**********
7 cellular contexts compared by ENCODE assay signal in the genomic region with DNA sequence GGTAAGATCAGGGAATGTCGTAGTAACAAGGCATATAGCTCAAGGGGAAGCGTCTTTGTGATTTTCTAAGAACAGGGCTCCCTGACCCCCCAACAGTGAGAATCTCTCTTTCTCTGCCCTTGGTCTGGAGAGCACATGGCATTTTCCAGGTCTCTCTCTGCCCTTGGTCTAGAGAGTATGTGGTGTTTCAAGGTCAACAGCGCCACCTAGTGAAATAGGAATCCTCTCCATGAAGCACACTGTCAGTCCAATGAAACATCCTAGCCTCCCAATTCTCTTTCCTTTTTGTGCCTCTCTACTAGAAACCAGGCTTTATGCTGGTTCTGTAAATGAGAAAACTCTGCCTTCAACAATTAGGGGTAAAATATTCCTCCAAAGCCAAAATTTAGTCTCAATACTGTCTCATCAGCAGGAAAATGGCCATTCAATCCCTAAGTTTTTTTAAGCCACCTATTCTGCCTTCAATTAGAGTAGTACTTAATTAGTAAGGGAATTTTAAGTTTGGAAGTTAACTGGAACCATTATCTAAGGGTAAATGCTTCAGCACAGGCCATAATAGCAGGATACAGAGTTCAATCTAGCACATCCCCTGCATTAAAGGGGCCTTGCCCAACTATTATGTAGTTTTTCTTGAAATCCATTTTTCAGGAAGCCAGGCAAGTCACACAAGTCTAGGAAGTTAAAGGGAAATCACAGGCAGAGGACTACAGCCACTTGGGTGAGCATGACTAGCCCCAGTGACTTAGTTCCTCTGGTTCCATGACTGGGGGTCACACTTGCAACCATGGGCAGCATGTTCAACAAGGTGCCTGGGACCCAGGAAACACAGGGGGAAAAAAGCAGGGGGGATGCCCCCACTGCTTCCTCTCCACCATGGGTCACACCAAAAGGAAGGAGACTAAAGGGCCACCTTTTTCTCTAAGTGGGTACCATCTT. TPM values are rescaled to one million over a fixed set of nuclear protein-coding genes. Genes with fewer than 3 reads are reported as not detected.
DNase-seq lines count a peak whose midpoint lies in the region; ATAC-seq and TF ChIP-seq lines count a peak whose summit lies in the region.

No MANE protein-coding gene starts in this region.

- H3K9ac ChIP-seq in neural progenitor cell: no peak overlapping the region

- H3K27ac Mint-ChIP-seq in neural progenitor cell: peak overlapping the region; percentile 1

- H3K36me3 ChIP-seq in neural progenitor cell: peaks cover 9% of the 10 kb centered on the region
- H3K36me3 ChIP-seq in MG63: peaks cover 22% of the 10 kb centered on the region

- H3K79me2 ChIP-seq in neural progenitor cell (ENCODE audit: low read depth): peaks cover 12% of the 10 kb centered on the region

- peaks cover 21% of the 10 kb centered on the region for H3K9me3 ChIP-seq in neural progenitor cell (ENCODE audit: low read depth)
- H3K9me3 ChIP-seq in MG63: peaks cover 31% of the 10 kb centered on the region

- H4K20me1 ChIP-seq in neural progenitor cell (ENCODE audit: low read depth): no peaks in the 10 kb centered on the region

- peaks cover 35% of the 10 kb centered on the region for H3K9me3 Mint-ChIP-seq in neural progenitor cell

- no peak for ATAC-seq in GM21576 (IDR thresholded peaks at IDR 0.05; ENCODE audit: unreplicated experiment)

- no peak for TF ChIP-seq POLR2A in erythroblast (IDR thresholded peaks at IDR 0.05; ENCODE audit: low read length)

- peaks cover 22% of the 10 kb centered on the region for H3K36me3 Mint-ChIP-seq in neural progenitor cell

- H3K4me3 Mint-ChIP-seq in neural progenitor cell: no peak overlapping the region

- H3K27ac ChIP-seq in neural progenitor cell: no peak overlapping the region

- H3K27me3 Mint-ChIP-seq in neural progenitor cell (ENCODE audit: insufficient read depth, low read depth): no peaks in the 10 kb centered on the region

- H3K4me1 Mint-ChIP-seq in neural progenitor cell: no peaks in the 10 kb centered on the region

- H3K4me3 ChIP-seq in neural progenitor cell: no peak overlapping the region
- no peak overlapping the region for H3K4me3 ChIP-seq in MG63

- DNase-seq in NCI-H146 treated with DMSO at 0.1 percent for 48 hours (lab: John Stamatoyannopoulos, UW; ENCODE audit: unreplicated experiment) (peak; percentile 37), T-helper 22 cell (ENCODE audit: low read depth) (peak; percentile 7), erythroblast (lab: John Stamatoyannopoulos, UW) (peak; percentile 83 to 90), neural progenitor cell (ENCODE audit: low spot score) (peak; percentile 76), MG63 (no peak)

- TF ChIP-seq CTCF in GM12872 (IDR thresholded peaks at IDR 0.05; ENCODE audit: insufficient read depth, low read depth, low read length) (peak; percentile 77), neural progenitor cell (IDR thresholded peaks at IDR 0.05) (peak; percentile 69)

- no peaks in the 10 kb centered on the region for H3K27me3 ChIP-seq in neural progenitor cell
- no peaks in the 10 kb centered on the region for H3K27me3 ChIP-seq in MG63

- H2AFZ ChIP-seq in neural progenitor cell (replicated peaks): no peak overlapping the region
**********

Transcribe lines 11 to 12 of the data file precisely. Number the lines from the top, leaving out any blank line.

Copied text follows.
- H4K20me1 ChIP-seq in neural progenitor cell (ENCODE audit: low read depth): no peaks in the 10 kb centered on the region

- peaks cover 35% of the 10 kb centered on the region for H3K9me3 Mint-ChIP-seq in neural progenitor cell